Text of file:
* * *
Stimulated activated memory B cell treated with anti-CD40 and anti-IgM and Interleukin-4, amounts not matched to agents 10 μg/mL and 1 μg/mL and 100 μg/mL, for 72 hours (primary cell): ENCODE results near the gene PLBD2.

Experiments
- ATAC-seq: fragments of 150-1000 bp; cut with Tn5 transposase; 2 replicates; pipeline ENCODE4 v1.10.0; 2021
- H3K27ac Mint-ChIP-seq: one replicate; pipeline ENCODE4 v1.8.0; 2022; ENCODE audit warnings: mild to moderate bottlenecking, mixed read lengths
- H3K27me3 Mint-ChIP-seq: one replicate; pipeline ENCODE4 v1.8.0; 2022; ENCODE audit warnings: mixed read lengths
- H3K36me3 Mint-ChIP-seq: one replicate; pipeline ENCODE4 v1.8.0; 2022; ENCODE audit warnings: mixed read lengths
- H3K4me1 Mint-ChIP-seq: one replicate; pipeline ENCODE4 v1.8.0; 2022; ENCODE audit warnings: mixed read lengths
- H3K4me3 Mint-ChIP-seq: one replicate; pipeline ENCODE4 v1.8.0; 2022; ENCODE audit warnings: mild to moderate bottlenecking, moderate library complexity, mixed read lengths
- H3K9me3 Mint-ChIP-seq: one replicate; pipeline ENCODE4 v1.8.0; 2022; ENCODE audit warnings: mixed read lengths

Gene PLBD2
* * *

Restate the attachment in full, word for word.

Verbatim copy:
Stimulated activated memory B cell treated with anti-CD40 and anti-IgM and Interleukin-4, amounts not matched to agents 10 μg/mL and 1 μg/mL and 100 μg/mL, for 72 hours (primary cell): ENCODE results near the gene PLBD2.

Experiments
- ATAC-seq: fragments of 150-1000 bp; cut with Tn5 transposase; 2 replicates; pipeline ENCODE4 v1.10.0; 2021
- H3K27ac Mint-ChIP-seq: one replicate; pipeline ENCODE4 v1.8.0; 2022; ENCODE audit warnings: mild to moderate bottlenecking, mixed read lengths
- H3K27me3 Mint-ChIP-seq: one replicate; pipeline ENCODE4 v1.8.0; 2022; ENCODE audit warnings: mixed read lengths
- H3K36me3 Mint-ChIP-seq: one replicate; pipeline ENCODE4 v1.8.0; 2022; ENCODE audit warnings: mixed read lengths
- H3K4me1 Mint-ChIP-seq: one replicate; pipeline ENCODE4 v1.8.0; 2022; ENCODE audit warnings: mixed read lengths
- H3K4me3 Mint-ChIP-seq: one replicate; pipeline ENCODE4 v1.8.0; 2022; ENCODE audit warnings: mild to moderate bottlenecking, moderate library complexity, mixed read lengths
- H3K9me3 Mint-ChIP-seq: one replicate; pipeline ENCODE4 v1.8.0; 2022; ENCODE audit warnings: mixed read lengths

Gene PLBD2